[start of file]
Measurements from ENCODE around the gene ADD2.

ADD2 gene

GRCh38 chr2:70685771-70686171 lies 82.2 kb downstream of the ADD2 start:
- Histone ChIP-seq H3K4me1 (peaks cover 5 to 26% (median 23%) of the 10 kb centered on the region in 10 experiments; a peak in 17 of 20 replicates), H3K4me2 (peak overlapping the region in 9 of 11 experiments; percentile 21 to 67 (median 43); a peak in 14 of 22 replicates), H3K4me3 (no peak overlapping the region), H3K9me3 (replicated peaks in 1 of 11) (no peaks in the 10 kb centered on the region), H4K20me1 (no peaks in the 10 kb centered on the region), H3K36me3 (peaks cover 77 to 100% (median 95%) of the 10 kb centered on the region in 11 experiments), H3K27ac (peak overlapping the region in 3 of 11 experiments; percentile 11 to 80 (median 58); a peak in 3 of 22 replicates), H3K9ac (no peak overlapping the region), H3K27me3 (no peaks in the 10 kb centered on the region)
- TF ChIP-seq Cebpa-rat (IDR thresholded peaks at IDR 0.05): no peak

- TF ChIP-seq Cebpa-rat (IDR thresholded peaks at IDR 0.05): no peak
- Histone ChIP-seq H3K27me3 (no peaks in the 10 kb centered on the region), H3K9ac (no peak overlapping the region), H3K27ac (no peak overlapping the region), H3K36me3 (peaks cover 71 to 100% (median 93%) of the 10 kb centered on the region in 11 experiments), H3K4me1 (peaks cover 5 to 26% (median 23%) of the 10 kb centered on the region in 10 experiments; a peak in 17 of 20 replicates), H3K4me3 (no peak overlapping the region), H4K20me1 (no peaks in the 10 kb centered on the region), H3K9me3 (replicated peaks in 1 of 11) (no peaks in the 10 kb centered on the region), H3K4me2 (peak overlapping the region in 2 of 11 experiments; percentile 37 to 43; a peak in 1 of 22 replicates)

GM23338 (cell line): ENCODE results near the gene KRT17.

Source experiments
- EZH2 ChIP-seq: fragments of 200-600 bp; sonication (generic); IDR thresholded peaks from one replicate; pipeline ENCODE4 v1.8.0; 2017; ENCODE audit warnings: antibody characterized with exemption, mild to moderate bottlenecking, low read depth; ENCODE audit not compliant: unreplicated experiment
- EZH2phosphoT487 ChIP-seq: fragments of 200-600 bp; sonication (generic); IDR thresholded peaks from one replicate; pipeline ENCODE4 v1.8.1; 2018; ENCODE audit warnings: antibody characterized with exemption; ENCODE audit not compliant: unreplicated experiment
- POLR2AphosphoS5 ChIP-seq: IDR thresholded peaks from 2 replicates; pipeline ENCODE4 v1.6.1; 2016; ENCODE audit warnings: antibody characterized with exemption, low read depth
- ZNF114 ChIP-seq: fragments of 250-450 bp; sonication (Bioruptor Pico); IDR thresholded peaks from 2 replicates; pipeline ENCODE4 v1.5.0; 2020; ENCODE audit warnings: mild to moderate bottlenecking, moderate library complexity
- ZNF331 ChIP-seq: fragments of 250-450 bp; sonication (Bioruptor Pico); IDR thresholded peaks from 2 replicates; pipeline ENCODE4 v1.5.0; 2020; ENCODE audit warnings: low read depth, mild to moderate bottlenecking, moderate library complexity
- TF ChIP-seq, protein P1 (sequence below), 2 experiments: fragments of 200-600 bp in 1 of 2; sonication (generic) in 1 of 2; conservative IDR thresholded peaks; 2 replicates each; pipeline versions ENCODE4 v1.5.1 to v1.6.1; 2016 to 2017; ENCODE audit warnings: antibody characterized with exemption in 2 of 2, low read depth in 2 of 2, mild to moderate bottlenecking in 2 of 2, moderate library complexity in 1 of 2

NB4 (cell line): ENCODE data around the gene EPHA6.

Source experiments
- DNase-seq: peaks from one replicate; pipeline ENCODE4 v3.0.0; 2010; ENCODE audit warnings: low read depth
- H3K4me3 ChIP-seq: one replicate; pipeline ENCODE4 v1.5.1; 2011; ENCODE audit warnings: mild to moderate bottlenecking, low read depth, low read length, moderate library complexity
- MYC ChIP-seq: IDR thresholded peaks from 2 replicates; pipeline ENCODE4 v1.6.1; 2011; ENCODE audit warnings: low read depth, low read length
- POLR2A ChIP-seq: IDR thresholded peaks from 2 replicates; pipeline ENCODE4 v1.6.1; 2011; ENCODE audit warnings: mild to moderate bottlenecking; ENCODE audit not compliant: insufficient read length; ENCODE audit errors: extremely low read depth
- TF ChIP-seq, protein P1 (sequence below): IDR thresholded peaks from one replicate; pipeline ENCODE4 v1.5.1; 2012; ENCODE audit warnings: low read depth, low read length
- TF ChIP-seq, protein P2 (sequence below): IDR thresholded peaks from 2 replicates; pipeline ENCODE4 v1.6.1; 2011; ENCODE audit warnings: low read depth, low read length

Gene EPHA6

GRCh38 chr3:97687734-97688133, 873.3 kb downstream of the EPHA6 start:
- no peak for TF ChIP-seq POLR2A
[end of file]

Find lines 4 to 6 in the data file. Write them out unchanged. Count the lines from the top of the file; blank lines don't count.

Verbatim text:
- Histone ChIP-seq H3K4me1 (peaks cover 5 to 26% (median 23%) of the 10 kb centered on the region in 10 experiments; a peak in 17 of 20 replicates), H3K4me2 (peak overlapping the region in 9 of 11 experiments; percentile 21 to 67 (median 43); a peak in 14 of 22 replicates), H3K4me3 (no peak overlapping the region), H3K9me3 (replicated peaks in 1 of 11) (no peaks in the 10 kb centered on the region), H4K20me1 (no peaks in the 10 kb centered on the region), H3K36me3 (peaks cover 77 to 100% (median 95%) of the 10 kb centered on the region in 11 experiments), H3K27ac (peak overlapping the region in 3 of 11 experiments; percentile 11 to 80 (median 58); a peak in 3 of 22 replicates), H3K9ac (no peak overlapping the region), H3K27me3 (no peaks in the 10 kb centered on the region)
- TF ChIP-seq Cebpa-rat (IDR thresholded peaks at IDR 0.05): no peak

- TF ChIP-seq Cebpa-rat (IDR thresholded peaks at IDR 0.05): no peak